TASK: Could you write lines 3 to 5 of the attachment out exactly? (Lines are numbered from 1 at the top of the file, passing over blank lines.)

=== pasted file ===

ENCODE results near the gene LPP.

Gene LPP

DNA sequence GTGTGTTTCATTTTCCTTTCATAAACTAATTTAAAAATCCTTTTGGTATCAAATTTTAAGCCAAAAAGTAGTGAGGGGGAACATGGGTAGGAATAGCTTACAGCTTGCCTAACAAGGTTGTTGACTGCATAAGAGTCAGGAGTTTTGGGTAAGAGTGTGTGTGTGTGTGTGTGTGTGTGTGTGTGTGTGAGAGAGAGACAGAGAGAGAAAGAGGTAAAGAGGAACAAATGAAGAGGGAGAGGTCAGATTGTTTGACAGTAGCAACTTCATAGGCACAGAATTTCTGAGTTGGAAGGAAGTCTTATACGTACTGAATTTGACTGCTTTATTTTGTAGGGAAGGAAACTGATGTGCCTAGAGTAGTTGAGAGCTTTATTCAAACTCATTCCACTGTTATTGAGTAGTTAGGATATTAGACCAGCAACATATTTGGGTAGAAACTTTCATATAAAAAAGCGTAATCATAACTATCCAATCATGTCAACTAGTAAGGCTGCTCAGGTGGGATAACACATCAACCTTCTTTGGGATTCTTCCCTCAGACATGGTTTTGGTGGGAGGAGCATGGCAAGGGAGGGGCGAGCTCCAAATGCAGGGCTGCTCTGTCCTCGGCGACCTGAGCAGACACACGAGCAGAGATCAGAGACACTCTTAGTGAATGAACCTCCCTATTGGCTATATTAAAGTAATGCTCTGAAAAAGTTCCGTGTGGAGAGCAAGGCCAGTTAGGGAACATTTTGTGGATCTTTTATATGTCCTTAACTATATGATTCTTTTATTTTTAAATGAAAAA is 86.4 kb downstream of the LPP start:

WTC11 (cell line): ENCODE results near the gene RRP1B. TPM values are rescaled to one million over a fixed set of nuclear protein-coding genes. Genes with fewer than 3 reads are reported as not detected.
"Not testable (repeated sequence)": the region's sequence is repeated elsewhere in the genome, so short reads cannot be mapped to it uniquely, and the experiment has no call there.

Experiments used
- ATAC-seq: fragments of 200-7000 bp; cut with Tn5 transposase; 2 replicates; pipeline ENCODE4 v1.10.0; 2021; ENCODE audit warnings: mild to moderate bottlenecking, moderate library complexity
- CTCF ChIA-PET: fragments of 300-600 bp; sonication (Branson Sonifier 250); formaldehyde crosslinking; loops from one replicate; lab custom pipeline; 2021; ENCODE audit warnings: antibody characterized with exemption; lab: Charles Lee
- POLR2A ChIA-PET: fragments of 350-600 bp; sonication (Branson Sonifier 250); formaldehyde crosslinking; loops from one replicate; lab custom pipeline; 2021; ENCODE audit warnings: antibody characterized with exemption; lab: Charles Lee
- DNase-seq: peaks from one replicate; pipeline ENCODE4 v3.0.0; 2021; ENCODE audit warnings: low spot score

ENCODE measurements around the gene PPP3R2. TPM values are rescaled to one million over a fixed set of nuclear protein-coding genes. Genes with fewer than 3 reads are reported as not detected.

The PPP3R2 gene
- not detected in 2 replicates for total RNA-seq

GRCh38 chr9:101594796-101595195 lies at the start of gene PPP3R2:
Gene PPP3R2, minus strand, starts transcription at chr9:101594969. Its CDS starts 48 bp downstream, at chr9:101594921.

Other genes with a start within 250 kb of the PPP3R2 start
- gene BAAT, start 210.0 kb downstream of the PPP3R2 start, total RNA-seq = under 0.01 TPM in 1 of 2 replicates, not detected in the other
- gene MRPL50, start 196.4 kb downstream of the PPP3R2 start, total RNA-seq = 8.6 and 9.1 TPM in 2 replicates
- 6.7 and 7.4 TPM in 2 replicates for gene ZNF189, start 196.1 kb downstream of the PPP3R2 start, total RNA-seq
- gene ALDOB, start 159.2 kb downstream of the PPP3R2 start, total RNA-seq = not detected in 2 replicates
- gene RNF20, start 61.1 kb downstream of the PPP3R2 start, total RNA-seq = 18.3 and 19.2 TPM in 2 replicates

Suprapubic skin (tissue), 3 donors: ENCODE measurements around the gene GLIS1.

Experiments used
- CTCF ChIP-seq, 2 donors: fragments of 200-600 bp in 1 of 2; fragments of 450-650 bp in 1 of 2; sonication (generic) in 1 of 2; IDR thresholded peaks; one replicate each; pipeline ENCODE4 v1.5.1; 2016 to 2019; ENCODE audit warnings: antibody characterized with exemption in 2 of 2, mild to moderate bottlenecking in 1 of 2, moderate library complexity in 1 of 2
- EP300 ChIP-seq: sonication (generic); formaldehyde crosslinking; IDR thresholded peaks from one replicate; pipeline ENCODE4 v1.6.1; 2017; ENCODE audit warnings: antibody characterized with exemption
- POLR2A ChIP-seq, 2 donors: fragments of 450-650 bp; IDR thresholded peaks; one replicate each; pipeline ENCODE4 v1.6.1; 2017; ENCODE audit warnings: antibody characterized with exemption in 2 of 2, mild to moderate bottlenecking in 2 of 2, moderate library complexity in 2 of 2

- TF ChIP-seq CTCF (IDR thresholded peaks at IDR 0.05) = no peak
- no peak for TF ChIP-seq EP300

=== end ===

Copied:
DNA sequence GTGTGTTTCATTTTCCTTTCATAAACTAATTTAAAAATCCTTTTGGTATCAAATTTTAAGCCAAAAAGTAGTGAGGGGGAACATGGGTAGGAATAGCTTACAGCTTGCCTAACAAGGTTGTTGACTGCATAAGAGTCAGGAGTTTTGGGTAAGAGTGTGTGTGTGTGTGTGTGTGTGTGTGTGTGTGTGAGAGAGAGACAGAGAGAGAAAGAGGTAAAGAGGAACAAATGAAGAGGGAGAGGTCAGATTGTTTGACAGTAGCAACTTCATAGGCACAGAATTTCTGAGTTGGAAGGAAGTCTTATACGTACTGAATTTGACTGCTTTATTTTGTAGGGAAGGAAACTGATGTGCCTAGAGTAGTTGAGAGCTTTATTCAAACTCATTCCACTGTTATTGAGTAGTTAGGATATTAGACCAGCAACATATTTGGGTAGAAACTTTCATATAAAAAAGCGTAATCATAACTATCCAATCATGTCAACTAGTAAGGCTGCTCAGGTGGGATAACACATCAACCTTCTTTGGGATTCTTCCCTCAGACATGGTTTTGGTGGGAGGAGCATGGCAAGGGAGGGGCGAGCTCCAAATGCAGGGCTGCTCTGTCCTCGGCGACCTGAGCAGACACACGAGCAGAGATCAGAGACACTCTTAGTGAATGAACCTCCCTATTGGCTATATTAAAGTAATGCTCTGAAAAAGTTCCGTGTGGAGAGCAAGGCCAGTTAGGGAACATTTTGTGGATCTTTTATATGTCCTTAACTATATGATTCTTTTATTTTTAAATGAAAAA is 86.4 kb downstream of the LPP start:

WTC11 (cell line): ENCODE results near the gene RRP1B. TPM values are rescaled to one million over a fixed set of nuclear protein-coding genes. Genes with fewer than 3 reads are reported as not detected.
"Not testable (repeated sequence)": the region's sequence is repeated elsewhere in the genome, so short reads cannot be mapped to it uniquely, and the experiment has no call there.